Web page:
Community rallies around Cambridge fire victims
Residents, community groups and local businesses are rallying to raise funds for more than a dozen people displaced by a Feb. 12 fire at 240 Prospect St. But the only problem is that they are having a hard time finding some of the victims, so they are requesting the public’s assistance.
Days after a three-alarm fire ripped through a triple-decker in Cambridge’s Area 4 neighborhood, Dana Jay Bein organized a fundraiser at ImprovBoston. As head of the Standup Comedy Program at the club, a regular at Bukowski’s Tavern in Inman Square, and a neighbor himself, Bein said he had to do something when he heard about the fire, which killed one woman, Farzana Khan, 58.
“The reason I do comedy is that laughter is the shortest distance between two people,” Bein said. “I saw what happened and thought, ‘That could have been me.’”
At ImprovBoston’s regular Sunday night show on Feb. 16, just four days after the fire, he helped raise several hundred of dollars for those displaced. Three days later, Justin Lipata, general manager at Bukowski’s, offered to donate all of his tips at the bar to the victims, prompted in part by Bein and in part by the bar’s own neighborhood-centered ethos.
In the wake of the fire, more people emerged offering to help. After reading the story in the Chronicle, a former Cambridge resident, Molly Zeff, said she was working on getting donations of clothing, furniture and other home goods to give to the displaced residents.
And, just this week, members of the Area 4 Neighborhood Coalition said they would be looking at whether or not the residents qualify for the group’s fire emergency fund, according to one of the co-chairs, Richard Goldberg. Goldberg said the money was given to the group as part of an urban development grant years ago and is managed by the Cambridge Community Development Department.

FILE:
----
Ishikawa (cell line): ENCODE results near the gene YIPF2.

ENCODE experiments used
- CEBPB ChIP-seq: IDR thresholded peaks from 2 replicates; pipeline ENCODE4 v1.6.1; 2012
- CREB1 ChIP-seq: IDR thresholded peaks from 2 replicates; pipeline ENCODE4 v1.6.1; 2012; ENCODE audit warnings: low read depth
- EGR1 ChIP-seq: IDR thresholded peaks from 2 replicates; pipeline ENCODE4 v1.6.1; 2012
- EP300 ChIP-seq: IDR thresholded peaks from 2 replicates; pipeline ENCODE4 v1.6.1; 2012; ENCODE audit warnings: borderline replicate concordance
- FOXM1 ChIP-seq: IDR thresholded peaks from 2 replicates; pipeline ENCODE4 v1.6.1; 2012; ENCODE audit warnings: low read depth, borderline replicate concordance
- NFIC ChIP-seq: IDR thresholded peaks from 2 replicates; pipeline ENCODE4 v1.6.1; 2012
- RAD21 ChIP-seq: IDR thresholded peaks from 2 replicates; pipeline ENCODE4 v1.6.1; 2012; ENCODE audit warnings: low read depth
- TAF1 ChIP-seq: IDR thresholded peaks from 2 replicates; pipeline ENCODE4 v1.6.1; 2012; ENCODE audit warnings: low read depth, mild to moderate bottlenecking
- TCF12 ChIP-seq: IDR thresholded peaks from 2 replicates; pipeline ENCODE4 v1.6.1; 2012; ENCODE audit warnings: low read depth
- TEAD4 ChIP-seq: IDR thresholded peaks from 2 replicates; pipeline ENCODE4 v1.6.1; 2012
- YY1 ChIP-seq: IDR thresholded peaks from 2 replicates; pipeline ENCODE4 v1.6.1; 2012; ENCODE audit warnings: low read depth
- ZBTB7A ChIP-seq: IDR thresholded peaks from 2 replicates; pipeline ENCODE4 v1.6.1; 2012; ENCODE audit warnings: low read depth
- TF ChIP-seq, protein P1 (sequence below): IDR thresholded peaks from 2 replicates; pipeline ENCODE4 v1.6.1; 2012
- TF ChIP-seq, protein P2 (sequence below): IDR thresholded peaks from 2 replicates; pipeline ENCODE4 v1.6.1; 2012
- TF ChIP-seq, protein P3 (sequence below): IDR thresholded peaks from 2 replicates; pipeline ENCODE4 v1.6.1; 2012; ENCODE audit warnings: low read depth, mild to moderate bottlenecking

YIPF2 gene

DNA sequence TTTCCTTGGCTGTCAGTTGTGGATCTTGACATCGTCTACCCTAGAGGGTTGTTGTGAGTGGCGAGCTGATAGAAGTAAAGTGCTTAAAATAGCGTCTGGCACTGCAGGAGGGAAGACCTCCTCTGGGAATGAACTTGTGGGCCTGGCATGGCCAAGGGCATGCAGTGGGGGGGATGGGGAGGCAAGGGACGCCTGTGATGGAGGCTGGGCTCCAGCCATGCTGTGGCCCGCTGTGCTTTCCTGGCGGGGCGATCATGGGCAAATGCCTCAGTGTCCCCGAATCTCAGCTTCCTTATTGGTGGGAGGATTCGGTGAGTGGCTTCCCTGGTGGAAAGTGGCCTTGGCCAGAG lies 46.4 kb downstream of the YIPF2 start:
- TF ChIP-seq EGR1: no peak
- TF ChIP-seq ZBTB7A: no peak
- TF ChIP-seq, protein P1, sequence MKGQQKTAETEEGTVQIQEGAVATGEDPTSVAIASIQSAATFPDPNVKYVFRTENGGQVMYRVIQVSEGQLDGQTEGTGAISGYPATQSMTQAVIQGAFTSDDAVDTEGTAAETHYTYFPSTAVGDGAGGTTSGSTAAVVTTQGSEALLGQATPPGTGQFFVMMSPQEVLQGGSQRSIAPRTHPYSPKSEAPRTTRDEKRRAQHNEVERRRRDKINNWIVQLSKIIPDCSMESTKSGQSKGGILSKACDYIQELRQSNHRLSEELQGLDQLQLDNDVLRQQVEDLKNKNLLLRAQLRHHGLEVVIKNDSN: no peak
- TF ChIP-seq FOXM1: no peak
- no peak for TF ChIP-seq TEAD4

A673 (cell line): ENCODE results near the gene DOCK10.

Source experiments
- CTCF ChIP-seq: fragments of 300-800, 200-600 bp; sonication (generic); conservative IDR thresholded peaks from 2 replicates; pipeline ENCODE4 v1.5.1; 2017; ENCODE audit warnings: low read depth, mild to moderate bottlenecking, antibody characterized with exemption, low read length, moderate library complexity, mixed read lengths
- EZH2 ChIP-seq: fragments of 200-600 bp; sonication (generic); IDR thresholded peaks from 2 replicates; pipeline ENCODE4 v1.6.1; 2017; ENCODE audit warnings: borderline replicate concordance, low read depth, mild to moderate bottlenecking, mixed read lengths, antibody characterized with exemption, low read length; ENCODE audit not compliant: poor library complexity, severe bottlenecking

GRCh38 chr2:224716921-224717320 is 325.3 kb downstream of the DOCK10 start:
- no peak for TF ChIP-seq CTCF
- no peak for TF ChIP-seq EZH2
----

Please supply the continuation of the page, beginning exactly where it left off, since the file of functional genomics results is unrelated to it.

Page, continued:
Goldberg said he wasn’t quite sure if the residents would qualify for the funds – they have to live in the area and demonstrate that they are in need of the resources – but said it was likely they would.
“The fund was designed to help folks who fit this description,” Goldberg said, adding a social worker from the city actually vets the recipients before they are able to release the funds. “It seems like this was a real tragedy, and we have the funds for precisely this sad eventuality in the neighborhood.”
But, despite all the goodwill, Bein said he’s only been able to contact nine or 10 of the people living at 238 Prospect St., which suffered damage from the fire and will need renovations that could last 6-8 months. He hasn’t been as successful reaching the seven people displaced from 240 Prospect St., where the fire originated and where most of the damage occurred.
Bein said he believes the residents are not native English speakers and may not be familiar with the city’s services. The woman who died in the fire, Farzana Khan, was a Pakistani national, according to authorities, and was staying with some people in the building. Acquaintances of Khan who spoke with the Chronicle said they did not know the people she was living with.
Bein is looking to coordinate a “pow wow” with the people displaced from the fire in order to distribute the roughly $3,000 he’s already raised and help distribute any other donated resources. In the meantime, he’s looking for anyone to help him locate the residents displaced from 240 Prospect St. Anyone with information, may email him at firstname.lastname@example.org.
To donate to the fund, visit http://www.youcaring.com/240ProspectStreetFireRelief